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Court of Appeal

Criminal Appeal
647 of 2020
15 Jul 2020
17 Jul 2020
Chief Justice Vincent Lunabek; Justice Bruce Robertson; Justice John Mansfield; Justice Dudley Aru; Justice Gustaaf Andrée Wiltens; Justice Viran Molisa Trief
Stephen Kalo
Public Prosecutor
Mr. Gregory Takau for the Appellant; Mr. Philip Toaliu for the Respondent


1. This appeal against conviction and sentence arises in a case which throughout its litigation history has suffered from too many words and insufficient professional focus.

2. On 19 December 2019 Mr Kalo was convicted of one charge of Domestic Violence and one of Unintentional Harm. On 28 February 2020 he was sentenced to an effective sentence of 16 months imprisonment suspended for 2 years.

3. There was an immediate appeal. Despite various directions given over the months and a number of adjournment applications the matter was quite unprepared at the beginning of the session. There was a document which enumerated 23 grounds of complaint. We began hearing an adjournment application on 6 July but counsel advised that new focused grounds were prepared and that the matter could proceed in the current session.

4. The appeal went to hearing on these grounds:

(i) The learned Judge had erred in law to consider and accepted the fact that this matter was directly transferred to the Supreme Court for plea hearing without a PI hearing and issuance of a Committal Order.

(ii) The learned Judge had erred in law in convicting the Appellant in trial by considering the unpaid, not receipted and unstamped medical reports from the Northern District Hospital.

(iii) The learned Judge had erred in law to convict the Appellant in trial without an independent, physical and exhibit evidence of the assault weapon.

(iv) The learned Judge had erred in law to convict the Appellant in trial by accepting the private interference and involvement of Mrs. Hannaline llo in this matter other than formal independent Police enquiry.

(v) The learned Judge had erred in law in convicting the Appellant in trial without first hand oral evidences from the original Complainant.

(vi) The sentence is manifestly excessive.

5. We turn to the grounds. The first relates to the fact that the trial was held in the Supreme Court which it is argued was illegal, a miscarriage of justice and an abuse of legal process and procedure.

6. Mr Kalo is a magistrate. Clearly it was essential that Mr Kalo was not tried in the Magistrates’ Court by one of his professional colleagues. That would have been wrong in principle and practice. There had to be an arrangement which was fair to Mr Kalo and avoided any perception of his not being tried in an independent, objective and disinterested forum. There was a clear duty to avoid bias or the perception thereof.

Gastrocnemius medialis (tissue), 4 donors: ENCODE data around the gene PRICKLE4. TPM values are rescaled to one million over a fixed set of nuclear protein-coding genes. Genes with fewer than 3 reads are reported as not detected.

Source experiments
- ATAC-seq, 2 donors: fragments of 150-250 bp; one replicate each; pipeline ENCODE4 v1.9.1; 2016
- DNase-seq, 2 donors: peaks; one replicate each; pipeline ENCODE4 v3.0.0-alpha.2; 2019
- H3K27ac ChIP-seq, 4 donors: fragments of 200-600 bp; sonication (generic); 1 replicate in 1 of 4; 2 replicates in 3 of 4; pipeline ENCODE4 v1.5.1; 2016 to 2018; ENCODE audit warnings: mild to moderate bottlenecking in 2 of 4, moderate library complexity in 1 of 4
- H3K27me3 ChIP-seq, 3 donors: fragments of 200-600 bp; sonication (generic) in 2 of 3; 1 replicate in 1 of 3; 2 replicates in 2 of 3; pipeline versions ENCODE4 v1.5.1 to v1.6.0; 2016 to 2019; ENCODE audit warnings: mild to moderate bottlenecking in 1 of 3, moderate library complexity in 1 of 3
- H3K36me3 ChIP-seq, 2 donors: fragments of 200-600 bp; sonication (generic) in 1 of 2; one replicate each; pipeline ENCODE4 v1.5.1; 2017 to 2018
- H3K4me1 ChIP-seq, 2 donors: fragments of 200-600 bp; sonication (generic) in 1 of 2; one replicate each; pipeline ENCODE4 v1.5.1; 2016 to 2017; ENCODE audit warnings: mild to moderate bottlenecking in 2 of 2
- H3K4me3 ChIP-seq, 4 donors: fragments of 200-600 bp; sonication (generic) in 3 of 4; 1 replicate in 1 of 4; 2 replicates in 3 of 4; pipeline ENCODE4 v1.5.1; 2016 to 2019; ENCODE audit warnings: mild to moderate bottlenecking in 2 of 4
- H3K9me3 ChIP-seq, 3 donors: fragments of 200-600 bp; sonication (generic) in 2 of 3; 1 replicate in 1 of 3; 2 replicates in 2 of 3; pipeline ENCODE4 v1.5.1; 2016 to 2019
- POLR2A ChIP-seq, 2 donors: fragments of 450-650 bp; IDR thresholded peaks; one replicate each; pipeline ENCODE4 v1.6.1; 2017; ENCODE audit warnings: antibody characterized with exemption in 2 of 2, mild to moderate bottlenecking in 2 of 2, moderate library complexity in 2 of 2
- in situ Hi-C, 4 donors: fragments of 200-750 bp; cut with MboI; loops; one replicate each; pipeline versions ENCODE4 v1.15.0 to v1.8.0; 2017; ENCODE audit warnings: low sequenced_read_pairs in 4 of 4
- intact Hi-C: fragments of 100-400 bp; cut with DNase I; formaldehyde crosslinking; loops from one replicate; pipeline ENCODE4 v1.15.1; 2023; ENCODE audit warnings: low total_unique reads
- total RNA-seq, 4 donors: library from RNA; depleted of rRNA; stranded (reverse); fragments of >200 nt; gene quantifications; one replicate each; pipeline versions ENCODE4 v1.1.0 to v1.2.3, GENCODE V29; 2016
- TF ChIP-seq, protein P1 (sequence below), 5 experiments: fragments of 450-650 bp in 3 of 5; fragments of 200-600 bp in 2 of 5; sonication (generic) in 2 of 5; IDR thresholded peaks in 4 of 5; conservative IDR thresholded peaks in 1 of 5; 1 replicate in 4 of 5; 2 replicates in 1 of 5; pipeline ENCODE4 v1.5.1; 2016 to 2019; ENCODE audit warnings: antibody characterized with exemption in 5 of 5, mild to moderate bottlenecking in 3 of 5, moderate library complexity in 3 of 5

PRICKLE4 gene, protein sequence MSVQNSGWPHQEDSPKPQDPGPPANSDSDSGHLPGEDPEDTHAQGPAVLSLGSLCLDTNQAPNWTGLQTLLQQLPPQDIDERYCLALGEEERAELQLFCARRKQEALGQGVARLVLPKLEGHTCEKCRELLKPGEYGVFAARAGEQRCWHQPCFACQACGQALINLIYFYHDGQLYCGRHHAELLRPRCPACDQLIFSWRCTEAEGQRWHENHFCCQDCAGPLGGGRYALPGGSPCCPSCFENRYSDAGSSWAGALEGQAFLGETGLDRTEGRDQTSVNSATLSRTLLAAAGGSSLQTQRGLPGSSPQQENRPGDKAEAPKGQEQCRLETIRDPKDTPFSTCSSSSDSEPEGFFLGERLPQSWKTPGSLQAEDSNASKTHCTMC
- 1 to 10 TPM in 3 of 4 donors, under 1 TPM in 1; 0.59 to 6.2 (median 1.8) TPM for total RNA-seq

7. The appellant placed substantial reliance on the absence of a Preliminary Inquiry as required under section 143 of the Criminal Procedure Code. That provision applies only to offences triable in the Supreme Court and neither of the charges fell into that category because of the maximum penalties attaching to them.

8. The acting Chief Magistrate under Section 19 of the Judicial Services and Courts Act had duties and responsibilities to ensure the proper fair and just disposition of cases. There can be no argument that in all the circumstances transferring the matter to the Supreme Court was the principled and practical way of responding.

9. The Supreme Court under the Constitution has unlimited jurisdiction and powers. The decision of this Court in Moti [1999] VUCA 5 is not helpful to the appellant as that involved a case where Section 143 did apply.

10. In any event as the trial Judge noted the same effect occurred in the manner in which he considered the eventual application of no case to answer which was dealt with expansively. This ground cannot succeed.

11. The second ground relates to the admissibility of a medical certificate but has no substance as the Doctor in fact attended at the Supreme Court hearing and gave oral evidence. In any event the point would be covered by section 86 of the Criminal Procedure Code. Reference was made during the appeal hearing to the decision of this court in Pakoa v Public Prosecutor [2019] VUCA 179. It contains advice as to counsel duty to object to challenged evidence at the time of its tendered [or earlier] and certainly not in a closing address In Pakoa the evidence was in any event as in this present case admissible. Pakoa should not be read as suggesting that somehow inadmissible evidence becomes admissible because of a timely failure to object. It is always important that counsel object to evidence which is submitted to be inadmissible before it is adduced so the trial Judge can rule on its admissibility before reception. This ground has no merit.